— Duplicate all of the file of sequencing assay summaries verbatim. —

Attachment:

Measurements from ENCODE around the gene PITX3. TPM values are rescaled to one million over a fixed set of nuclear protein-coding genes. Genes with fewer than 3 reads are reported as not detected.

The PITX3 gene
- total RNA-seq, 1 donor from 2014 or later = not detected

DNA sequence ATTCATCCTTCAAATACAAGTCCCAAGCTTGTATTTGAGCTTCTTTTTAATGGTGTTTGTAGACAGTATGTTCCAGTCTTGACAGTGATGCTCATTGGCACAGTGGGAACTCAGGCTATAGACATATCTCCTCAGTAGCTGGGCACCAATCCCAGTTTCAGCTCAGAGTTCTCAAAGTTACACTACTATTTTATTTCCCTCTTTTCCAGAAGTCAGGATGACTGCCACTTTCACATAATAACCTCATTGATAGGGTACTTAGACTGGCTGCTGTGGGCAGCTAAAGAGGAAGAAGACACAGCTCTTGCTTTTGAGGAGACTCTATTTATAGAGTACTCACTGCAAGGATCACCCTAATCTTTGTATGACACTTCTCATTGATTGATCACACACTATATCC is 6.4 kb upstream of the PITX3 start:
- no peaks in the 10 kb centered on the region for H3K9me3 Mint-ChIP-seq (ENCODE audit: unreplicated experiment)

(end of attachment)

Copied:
Measurements from ENCODE around the gene PITX3. TPM values are rescaled to one million over a fixed set of nuclear protein-coding genes. Genes with fewer than 3 reads are reported as not detected.

The PITX3 gene
- total RNA-seq, 1 donor from 2014 or later = not detected

DNA sequence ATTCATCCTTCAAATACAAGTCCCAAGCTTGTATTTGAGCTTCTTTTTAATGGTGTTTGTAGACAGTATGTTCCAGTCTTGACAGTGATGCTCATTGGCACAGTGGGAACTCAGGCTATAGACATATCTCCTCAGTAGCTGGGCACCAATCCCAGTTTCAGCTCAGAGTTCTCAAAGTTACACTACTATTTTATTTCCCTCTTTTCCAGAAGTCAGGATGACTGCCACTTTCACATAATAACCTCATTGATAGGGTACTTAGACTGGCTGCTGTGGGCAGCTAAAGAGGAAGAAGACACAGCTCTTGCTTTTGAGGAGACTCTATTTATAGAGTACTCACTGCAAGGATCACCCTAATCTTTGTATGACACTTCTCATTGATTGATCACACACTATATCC is 6.4 kb upstream of the PITX3 start:
- no peaks in the 10 kb centered on the region for H3K9me3 Mint-ChIP-seq (ENCODE audit: unreplicated experiment)